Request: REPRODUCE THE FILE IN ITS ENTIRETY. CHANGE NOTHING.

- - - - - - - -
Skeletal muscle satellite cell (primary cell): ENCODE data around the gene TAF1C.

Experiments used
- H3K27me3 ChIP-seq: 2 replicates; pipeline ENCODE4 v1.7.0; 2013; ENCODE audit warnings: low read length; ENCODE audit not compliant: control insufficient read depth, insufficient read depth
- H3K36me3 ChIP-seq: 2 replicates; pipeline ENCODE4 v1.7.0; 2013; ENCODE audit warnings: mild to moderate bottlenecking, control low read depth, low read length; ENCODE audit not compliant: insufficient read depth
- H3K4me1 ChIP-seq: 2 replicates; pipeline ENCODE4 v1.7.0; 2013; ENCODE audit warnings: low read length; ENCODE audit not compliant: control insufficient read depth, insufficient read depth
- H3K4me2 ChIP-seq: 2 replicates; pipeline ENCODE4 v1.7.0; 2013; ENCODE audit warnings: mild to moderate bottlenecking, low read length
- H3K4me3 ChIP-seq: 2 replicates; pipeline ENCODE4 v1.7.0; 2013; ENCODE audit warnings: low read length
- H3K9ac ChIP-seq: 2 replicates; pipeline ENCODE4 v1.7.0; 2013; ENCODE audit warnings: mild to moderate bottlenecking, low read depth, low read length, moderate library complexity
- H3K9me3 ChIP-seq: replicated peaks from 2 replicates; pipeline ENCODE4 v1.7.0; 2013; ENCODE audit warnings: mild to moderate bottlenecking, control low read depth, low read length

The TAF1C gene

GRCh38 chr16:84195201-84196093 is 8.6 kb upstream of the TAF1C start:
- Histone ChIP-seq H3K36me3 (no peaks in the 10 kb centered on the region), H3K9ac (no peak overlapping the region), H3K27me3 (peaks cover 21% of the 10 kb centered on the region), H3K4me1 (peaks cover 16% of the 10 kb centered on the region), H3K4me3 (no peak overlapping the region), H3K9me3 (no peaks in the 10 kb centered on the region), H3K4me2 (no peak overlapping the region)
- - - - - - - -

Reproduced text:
Skeletal muscle satellite cell (primary cell): ENCODE data around the gene TAF1C.

Experiments used
- H3K27me3 ChIP-seq: 2 replicates; pipeline ENCODE4 v1.7.0; 2013; ENCODE audit warnings: low read length; ENCODE audit not compliant: control insufficient read depth, insufficient read depth
- H3K36me3 ChIP-seq: 2 replicates; pipeline ENCODE4 v1.7.0; 2013; ENCODE audit warnings: mild to moderate bottlenecking, control low read depth, low read length; ENCODE audit not compliant: insufficient read depth
- H3K4me1 ChIP-seq: 2 replicates; pipeline ENCODE4 v1.7.0; 2013; ENCODE audit warnings: low read length; ENCODE audit not compliant: control insufficient read depth, insufficient read depth
- H3K4me2 ChIP-seq: 2 replicates; pipeline ENCODE4 v1.7.0; 2013; ENCODE audit warnings: mild to moderate bottlenecking, low read length
- H3K4me3 ChIP-seq: 2 replicates; pipeline ENCODE4 v1.7.0; 2013; ENCODE audit warnings: low read length
- H3K9ac ChIP-seq: 2 replicates; pipeline ENCODE4 v1.7.0; 2013; ENCODE audit warnings: mild to moderate bottlenecking, low read depth, low read length, moderate library complexity
- H3K9me3 ChIP-seq: replicated peaks from 2 replicates; pipeline ENCODE4 v1.7.0; 2013; ENCODE audit warnings: mild to moderate bottlenecking, control low read depth, low read length

The TAF1C gene

GRCh38 chr16:84195201-84196093 is 8.6 kb upstream of the TAF1C start:
- Histone ChIP-seq H3K36me3 (no peaks in the 10 kb centered on the region), H3K9ac (no peak overlapping the region), H3K27me3 (peaks cover 21% of the 10 kb centered on the region), H3K4me1 (peaks cover 16% of the 10 kb centered on the region), H3K4me3 (no peak overlapping the region), H3K9me3 (no peaks in the 10 kb centered on the region), H3K4me2 (no peak overlapping the region)